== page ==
6. I don’t want to be the annoying person to point this out, but you might want to remove an “s” and add a “p” to your title.

    Nice post!

    Casey Reply:

    @Laura, Disappointing readers one spelling error fail at a time.
    Thank you!

  7. I’m not sure if they expect more than we did as kids, if it’s just a normal reaction, or if it’s ME, but I always want a MUCH BIGGER reaction than I get – for anything. For gifts, for places, for food…whatever. Not to say my kids aren’t grateful, because they are, but I think *I* expect or WANT more from them. Did our parents feel the same way? I kind of think yes, now.

    Also, I’m pretty sure our kids are way smarter than we were at the same ages. Makes it harder sometimes.

    Your kids are supremely lucky to have you and all you do for and with them. 🙂

    Casey Reply:

    @pgoodness, Tell you what. I’ll give you something this year and you lose your mind. Then I’ll do the same for you…then we won’t expect anything from our kids because we already blew each others’ minds.

  8. On Sundays I read the Bible to my boys… tonight my oldest wanted me to talk about the cover and read the words to him. I think his teacher has been doing this. He says “Illustrated by…” and I tell him. Then he says “and written by…” And I have ZERO idea what to say. Zero. I came up with something about how there are a lot of people who put the stories of God together for us to read and it’s called the Bible. He accepted that for now but I’m pretty sure I better think of something better soon.

    He is way too smart for me.

    Casey Reply:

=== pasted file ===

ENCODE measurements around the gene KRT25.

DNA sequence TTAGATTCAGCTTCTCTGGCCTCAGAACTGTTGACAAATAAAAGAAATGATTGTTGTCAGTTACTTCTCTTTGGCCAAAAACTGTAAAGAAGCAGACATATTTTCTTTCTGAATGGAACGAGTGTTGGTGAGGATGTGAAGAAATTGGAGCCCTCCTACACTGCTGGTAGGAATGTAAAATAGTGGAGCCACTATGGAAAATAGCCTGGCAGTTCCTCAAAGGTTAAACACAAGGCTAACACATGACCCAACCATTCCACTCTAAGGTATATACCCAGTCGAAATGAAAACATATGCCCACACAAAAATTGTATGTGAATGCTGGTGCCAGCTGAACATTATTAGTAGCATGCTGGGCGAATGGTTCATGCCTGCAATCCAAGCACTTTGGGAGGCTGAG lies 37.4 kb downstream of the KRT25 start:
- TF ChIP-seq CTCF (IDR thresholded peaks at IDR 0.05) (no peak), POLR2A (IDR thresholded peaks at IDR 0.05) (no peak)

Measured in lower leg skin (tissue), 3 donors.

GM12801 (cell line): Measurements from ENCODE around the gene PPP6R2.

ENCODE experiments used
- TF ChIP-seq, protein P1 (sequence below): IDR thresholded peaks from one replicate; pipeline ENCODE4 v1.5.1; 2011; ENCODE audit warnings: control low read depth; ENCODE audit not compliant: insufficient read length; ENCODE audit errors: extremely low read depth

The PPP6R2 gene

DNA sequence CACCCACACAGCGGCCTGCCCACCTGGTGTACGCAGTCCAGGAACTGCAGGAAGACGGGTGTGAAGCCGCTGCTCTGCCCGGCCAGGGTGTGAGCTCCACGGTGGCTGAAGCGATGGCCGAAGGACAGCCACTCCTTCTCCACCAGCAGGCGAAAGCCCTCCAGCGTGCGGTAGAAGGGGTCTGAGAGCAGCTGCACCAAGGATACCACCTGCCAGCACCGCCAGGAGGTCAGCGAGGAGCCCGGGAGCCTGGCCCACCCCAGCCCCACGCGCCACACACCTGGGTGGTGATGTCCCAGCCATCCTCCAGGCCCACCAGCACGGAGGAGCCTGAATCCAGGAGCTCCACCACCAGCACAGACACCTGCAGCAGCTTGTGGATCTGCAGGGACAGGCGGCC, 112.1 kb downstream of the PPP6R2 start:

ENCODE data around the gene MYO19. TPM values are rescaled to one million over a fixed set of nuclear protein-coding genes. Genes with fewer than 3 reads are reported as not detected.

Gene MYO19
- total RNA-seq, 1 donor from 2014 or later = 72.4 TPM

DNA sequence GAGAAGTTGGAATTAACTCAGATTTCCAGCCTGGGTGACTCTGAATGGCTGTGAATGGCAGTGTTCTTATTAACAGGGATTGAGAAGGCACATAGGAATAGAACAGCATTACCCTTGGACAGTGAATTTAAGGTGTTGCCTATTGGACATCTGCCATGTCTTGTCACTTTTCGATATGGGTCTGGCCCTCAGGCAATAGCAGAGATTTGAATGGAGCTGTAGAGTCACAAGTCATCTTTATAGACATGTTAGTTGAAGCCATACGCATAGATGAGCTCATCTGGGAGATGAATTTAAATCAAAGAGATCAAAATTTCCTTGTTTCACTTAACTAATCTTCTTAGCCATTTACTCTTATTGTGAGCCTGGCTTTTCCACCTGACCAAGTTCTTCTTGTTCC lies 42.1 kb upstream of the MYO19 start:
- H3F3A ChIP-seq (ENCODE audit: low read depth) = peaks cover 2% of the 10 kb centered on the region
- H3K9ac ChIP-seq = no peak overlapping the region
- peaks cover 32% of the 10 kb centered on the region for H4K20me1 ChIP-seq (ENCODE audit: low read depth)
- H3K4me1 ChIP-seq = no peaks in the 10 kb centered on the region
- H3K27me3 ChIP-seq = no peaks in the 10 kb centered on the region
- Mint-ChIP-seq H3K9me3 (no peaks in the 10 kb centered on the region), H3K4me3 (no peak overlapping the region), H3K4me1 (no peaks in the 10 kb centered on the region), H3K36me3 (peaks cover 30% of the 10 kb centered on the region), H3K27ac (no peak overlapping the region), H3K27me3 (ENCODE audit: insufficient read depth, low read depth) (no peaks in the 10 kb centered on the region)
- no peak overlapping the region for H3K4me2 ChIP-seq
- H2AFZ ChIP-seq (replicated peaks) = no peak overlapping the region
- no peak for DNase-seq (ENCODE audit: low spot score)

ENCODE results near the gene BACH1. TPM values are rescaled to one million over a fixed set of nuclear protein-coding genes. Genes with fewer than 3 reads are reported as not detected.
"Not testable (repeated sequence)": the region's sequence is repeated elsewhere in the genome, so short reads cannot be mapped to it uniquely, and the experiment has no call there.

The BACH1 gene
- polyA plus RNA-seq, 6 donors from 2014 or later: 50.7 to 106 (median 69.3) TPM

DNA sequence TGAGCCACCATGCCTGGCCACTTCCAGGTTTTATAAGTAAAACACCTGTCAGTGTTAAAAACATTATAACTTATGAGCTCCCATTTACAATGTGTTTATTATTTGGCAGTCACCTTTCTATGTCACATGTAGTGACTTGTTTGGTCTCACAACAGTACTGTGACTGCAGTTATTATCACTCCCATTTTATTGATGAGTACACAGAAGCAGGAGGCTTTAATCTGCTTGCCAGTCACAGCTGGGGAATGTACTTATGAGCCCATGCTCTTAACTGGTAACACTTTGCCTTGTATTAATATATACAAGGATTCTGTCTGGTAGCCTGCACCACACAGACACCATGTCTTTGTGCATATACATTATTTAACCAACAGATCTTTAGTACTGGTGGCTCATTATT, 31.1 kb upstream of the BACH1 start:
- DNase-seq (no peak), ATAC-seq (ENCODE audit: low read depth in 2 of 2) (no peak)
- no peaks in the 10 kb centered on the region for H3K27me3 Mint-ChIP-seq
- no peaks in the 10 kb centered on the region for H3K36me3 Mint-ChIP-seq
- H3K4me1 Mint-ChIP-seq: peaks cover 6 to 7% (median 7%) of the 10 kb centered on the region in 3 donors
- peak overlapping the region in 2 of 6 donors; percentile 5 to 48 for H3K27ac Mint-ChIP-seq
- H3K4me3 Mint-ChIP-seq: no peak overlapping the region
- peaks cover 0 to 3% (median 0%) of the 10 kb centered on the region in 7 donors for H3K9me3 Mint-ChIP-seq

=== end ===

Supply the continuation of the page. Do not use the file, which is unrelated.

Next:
@Jamie, I always breathe a sigh of relief when Addie accepts a pretty generic answer. It’s when she keeps probing that I start to panic.

  9. 6 is hard. It’s so much in between. Just when I think Zoe’s acting so big and mature… she suddenly has a total breakdown and is whining and crying. One minutes she can do everything all by herself… the next she is incapable of doing 1 single thing. There is never telling from 1 moment to the next which kind of child I’m going to be dealing with.

    Casey Reply:

    @Colleen, And you’re left thinking “GROW UP! YOU’RE 6!” and then panicking because “YOU’RE ONLY 6! YOU’RE STILL A BABY!”

    Colleen Reply:

    @Casey, We have the argument all the time. “She should be responsible for some chores… she IS 6 years old!” “You can’t blame her for having a crying fit… she’s tired and she’s ONLY 6 years old!” On and on it goes. We’re as confused as she is.

  10. If Addie doesn’t appreciate those trips, I’ll go instead. I could use another Arches visit. My husband needs to be schooled in art of hiking to Delicate Arch in June (start early)

  11. Aw, that was nice. I know that I definitely appreciate my mom more now that I am a mom.

    I followed a link over here from “Jen and Casey”. Very nice blog!

  12. I am literally wiping tears from my eyes. I have connected with you through this post and your words. I am that mother who is taking her kids across the country to see new and exciting things and go on these adventures together. I, too, am a mother of two boys separated by six years. I can relate on so many levels with the behavior and frustration you felt. Thank you so much for sharing this. This is very special to me and I’m sure to your children. Your words are beautiful.